Wanderings in a Desert

By Donna Jacobs Sife

I have returned from the desert. I drove from Adelaide to Alice Springs in a campervan, stopping at schools to tell stories along the way, in towns like Woomera, Port Augusta and Coober Pedy. At night, I settled down in camping grounds to gaze at the immense canopy of stars and listen to the desert dogs howl. As an Australian Jew, I have two spiritual homes. I was on a heart quest to the Centre, to another Jerusalem - Uluru.

The landscape along the Stuart Highway in South Australia was sometimes so flat, so bleak, so barren that it was quite sickening to drive through. At one stage I stopped the van and stood at the side of the road and turned 360 deg. to see the entire curve of the world. No hills, no trees, nothing - just a slightly sour breeze, shiny black crows and huge wedge tailed eagles picking at the bones of the kangaroos left to rot by the side of the road.

But the Northern territory was like Eden. It was abundant with life, laid out by a master landscaper. With bush melons by the thousand lining the road to Uluru - deep blood red soil, grasses, trees, sweet breezes and birds of every colour and song.

The Rock does not reveal itself until you are ready to receive her. She graces you with a glimpse here and there until you have passed the sign that announces Aboriginal land, that you have entered National Park, and then, around a corner - there it is - magnificent , elegant, mythical. It teaches us something about the nature of the custodians of the land. You do not ask direct questions of Aborigines. Their way is to offer glimpses of themselves, of their Knowledge, until they deem you ready to receive it.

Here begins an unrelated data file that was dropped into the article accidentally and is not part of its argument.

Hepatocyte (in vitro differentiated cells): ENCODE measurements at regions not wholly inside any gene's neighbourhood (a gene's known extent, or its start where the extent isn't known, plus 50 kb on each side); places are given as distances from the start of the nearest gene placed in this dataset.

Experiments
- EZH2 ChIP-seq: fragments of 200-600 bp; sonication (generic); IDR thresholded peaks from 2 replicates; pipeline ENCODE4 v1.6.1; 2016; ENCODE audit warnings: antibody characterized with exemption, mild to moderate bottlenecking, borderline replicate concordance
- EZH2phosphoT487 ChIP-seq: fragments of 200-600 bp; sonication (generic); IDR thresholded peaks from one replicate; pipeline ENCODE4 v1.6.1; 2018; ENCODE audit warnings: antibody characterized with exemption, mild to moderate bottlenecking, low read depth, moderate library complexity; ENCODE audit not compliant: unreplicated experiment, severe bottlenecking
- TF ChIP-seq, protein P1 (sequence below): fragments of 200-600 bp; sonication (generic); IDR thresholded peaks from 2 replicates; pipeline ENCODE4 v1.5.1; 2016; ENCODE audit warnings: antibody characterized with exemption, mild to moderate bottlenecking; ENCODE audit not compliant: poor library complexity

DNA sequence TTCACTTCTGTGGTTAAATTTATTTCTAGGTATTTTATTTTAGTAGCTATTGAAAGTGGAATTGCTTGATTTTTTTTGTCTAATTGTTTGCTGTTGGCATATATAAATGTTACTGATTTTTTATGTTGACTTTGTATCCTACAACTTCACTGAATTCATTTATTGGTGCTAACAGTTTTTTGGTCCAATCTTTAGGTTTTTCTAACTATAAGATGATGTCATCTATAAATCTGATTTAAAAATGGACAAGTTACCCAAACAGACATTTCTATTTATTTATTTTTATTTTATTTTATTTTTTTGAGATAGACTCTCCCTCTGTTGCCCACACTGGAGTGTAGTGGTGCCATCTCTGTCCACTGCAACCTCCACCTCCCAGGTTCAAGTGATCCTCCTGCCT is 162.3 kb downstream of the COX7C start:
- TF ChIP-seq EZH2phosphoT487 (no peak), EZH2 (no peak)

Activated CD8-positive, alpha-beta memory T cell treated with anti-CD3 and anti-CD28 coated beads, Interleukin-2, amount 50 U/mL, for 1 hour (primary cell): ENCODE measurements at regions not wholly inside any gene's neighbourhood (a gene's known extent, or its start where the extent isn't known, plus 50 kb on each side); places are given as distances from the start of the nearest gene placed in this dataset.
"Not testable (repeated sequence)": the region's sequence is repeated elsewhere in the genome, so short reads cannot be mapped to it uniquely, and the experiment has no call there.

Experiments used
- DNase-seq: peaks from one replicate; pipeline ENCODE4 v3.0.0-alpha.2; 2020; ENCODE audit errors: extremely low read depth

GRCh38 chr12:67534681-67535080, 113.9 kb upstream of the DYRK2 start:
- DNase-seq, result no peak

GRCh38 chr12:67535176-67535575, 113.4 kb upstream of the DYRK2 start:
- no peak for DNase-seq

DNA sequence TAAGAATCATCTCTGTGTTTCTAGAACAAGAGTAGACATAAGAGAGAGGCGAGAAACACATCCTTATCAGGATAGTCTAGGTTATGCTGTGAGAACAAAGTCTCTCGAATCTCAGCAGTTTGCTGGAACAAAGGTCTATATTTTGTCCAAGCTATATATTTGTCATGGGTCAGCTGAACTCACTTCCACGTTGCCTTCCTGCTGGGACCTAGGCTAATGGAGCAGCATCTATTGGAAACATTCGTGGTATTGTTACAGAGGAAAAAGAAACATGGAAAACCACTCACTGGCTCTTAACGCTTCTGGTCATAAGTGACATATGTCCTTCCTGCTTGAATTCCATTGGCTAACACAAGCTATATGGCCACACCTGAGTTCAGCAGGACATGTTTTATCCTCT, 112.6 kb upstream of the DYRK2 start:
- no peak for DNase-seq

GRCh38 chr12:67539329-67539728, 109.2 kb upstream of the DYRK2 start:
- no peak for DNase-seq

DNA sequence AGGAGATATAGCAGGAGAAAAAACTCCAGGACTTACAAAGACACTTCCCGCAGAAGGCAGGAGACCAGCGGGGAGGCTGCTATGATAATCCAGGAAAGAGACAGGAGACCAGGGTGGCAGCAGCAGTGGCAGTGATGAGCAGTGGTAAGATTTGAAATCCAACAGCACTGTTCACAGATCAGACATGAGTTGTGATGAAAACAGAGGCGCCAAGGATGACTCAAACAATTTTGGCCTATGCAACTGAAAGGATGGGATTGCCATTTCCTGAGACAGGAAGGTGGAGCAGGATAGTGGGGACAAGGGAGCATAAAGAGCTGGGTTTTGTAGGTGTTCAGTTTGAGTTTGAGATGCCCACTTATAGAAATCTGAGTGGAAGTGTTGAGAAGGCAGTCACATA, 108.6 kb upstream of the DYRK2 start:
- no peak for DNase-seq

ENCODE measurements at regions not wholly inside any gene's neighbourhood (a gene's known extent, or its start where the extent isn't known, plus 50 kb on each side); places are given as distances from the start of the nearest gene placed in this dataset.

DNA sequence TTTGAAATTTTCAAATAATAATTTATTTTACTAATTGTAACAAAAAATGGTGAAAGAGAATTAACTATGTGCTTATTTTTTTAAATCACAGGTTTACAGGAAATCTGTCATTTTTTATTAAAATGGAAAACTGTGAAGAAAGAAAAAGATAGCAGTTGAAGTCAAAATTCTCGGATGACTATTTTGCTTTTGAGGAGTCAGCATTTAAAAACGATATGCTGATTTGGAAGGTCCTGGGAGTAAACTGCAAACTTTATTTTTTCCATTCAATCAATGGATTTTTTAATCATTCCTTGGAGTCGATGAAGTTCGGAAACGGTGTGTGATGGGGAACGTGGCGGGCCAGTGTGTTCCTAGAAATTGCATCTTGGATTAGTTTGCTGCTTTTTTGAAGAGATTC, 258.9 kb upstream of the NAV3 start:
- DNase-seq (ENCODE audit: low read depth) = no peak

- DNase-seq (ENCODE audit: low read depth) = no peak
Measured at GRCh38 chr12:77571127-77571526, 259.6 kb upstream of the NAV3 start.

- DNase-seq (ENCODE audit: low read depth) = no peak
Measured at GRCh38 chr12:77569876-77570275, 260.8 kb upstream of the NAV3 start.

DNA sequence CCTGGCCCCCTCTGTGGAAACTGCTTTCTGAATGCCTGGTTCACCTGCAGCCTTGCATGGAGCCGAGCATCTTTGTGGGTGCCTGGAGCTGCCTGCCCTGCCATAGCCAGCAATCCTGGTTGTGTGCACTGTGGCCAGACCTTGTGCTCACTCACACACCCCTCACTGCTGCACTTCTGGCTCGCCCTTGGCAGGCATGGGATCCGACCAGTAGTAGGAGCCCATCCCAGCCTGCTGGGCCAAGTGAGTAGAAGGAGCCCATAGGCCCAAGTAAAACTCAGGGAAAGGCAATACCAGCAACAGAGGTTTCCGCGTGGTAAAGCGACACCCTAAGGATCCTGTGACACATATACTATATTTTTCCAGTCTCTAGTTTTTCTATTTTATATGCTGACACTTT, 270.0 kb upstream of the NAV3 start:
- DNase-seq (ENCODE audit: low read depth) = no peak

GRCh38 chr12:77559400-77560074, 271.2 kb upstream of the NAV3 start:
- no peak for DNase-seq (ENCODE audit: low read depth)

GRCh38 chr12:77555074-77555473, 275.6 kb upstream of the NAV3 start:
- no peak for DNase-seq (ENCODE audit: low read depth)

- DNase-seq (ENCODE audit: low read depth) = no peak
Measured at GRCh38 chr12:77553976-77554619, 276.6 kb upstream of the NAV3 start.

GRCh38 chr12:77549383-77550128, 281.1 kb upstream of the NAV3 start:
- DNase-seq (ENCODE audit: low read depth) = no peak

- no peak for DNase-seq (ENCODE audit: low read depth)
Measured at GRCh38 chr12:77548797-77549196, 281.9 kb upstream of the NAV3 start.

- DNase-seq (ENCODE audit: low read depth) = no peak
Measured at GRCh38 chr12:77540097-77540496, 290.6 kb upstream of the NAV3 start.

I knew there was a school at Uluru. My agent had suggested I ring when I get there if I wanted to perform. They invited me to come immediately, and I followed the directions, driving passed the sign that said Restricted Area - Aboriginal Community. Storytelling is a passport to the world. It was there that I lost my innocence.

It was there that I saw the shocking condition of a People so removed from my own experience. There was malnourishment and disease. Some children were born with foetal alcohol syndrome so that they are brain damaged before they enter the world. Here was a nation caught between two cultures - one imposed, unexplained and inappropriate, the other raped and mutilated. Damaged by the fenced areas of Crown Land so that they cannot roam as they should; through the theft of ceremonies, languages, and the loss of a way of being, that has now seeped back into the red earth, and is crying out in the whispers of the dust, the murmurs of the rocks, the sobbing in the wind.

The housing, the electricity, the education - much of what we give, often with the best of intention, seemed misplaced and foolish there, robbing them of their traditional life, and coming with an expectation that they become like us. What I saw was heart breaking and completely unacceptable. I became increasingly aware of the assumptions I was making with regards to this community. Do I know what the Aborigines feel or need? We don't really understand. Our own white consciousness just gets in the way.